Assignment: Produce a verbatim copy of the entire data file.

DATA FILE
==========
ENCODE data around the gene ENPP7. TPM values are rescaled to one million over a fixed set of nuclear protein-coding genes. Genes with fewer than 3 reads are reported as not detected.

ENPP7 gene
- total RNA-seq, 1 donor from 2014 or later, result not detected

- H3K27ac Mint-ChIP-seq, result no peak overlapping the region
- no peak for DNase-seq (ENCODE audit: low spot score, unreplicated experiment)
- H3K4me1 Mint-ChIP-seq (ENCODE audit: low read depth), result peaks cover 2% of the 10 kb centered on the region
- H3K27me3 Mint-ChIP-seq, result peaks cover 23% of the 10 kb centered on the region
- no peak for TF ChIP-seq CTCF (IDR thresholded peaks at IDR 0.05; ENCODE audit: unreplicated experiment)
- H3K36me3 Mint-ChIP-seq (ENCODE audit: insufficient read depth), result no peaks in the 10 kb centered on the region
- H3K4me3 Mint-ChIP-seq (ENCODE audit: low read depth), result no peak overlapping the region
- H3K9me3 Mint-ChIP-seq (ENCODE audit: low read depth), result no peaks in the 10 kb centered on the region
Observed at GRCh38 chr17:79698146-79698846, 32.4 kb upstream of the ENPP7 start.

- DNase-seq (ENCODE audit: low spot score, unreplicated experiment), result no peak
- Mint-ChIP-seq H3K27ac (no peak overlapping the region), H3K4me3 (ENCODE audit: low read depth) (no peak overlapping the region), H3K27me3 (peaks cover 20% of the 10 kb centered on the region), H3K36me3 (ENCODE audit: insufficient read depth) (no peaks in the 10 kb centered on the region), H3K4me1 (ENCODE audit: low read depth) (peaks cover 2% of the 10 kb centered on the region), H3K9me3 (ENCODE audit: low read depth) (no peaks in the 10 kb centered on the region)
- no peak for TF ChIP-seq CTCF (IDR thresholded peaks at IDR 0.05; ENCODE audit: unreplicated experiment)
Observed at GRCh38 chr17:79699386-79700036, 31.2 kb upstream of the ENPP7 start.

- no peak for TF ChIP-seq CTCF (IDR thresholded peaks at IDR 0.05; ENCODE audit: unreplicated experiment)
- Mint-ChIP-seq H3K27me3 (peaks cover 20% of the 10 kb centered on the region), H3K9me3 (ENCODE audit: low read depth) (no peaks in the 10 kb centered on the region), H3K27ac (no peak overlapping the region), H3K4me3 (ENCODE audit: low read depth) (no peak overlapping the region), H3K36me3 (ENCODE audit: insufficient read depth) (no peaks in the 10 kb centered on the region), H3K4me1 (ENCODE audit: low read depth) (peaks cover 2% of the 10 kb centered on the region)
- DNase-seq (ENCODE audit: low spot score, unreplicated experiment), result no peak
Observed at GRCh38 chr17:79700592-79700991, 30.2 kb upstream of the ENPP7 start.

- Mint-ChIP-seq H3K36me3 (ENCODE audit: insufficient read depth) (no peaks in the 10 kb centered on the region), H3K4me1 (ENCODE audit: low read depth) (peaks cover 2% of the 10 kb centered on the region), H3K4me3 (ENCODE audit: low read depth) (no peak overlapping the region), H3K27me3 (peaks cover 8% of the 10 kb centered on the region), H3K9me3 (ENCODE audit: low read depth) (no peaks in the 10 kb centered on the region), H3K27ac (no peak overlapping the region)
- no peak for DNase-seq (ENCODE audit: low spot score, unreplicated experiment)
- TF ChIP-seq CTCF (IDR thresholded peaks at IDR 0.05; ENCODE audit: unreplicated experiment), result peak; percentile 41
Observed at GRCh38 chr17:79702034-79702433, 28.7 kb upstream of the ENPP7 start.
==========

ENCODE data around the gene ENPP7. TPM values are rescaled to one million over a fixed set of nuclear protein-coding genes. Genes with fewer than 3 reads are reported as not detected.

ENPP7 gene
- total RNA-seq, 1 donor from 2014 or later, result not detected

- H3K27ac Mint-ChIP-seq, result no peak overlapping the region
- no peak for DNase-seq (ENCODE audit: low spot score, unreplicated experiment)
- H3K4me1 Mint-ChIP-seq (ENCODE audit: low read depth), result peaks cover 2% of the 10 kb centered on the region
- H3K27me3 Mint-ChIP-seq, result peaks cover 23% of the 10 kb centered on the region
- no peak for TF ChIP-seq CTCF (IDR thresholded peaks at IDR 0.05; ENCODE audit: unreplicated experiment)
- H3K36me3 Mint-ChIP-seq (ENCODE audit: insufficient read depth), result no peaks in the 10 kb centered on the region
- H3K4me3 Mint-ChIP-seq (ENCODE audit: low read depth), result no peak overlapping the region
- H3K9me3 Mint-ChIP-seq (ENCODE audit: low read depth), result no peaks in the 10 kb centered on the region
Observed at GRCh38 chr17:79698146-79698846, 32.4 kb upstream of the ENPP7 start.

- DNase-seq (ENCODE audit: low spot score, unreplicated experiment), result no peak
- Mint-ChIP-seq H3K27ac (no peak overlapping the region), H3K4me3 (ENCODE audit: low read depth) (no peak overlapping the region), H3K27me3 (peaks cover 20% of the 10 kb centered on the region), H3K36me3 (ENCODE audit: insufficient read depth) (no peaks in the 10 kb centered on the region), H3K4me1 (ENCODE audit: low read depth) (peaks cover 2% of the 10 kb centered on the region), H3K9me3 (ENCODE audit: low read depth) (no peaks in the 10 kb centered on the region)
- no peak for TF ChIP-seq CTCF (IDR thresholded peaks at IDR 0.05; ENCODE audit: unreplicated experiment)
Observed at GRCh38 chr17:79699386-79700036, 31.2 kb upstream of the ENPP7 start.

- no peak for TF ChIP-seq CTCF (IDR thresholded peaks at IDR 0.05; ENCODE audit: unreplicated experiment)
- Mint-ChIP-seq H3K27me3 (peaks cover 20% of the 10 kb centered on the region), H3K9me3 (ENCODE audit: low read depth) (no peaks in the 10 kb centered on the region), H3K27ac (no peak overlapping the region), H3K4me3 (ENCODE audit: low read depth) (no peak overlapping the region), H3K36me3 (ENCODE audit: insufficient read depth) (no peaks in the 10 kb centered on the region), H3K4me1 (ENCODE audit: low read depth) (peaks cover 2% of the 10 kb centered on the region)
- DNase-seq (ENCODE audit: low spot score, unreplicated experiment), result no peak
Observed at GRCh38 chr17:79700592-79700991, 30.2 kb upstream of the ENPP7 start.

- Mint-ChIP-seq H3K36me3 (ENCODE audit: insufficient read depth) (no peaks in the 10 kb centered on the region), H3K4me1 (ENCODE audit: low read depth) (peaks cover 2% of the 10 kb centered on the region), H3K4me3 (ENCODE audit: low read depth) (no peak overlapping the region), H3K27me3 (peaks cover 8% of the 10 kb centered on the region), H3K9me3 (ENCODE audit: low read depth) (no peaks in the 10 kb centered on the region), H3K27ac (no peak overlapping the region)
- no peak for DNase-seq (ENCODE audit: low spot score, unreplicated experiment)
- TF ChIP-seq CTCF (IDR thresholded peaks at IDR 0.05; ENCODE audit: unreplicated experiment), result peak; percentile 41
Observed at GRCh38 chr17:79702034-79702433, 28.7 kb upstream of the ENPP7 start.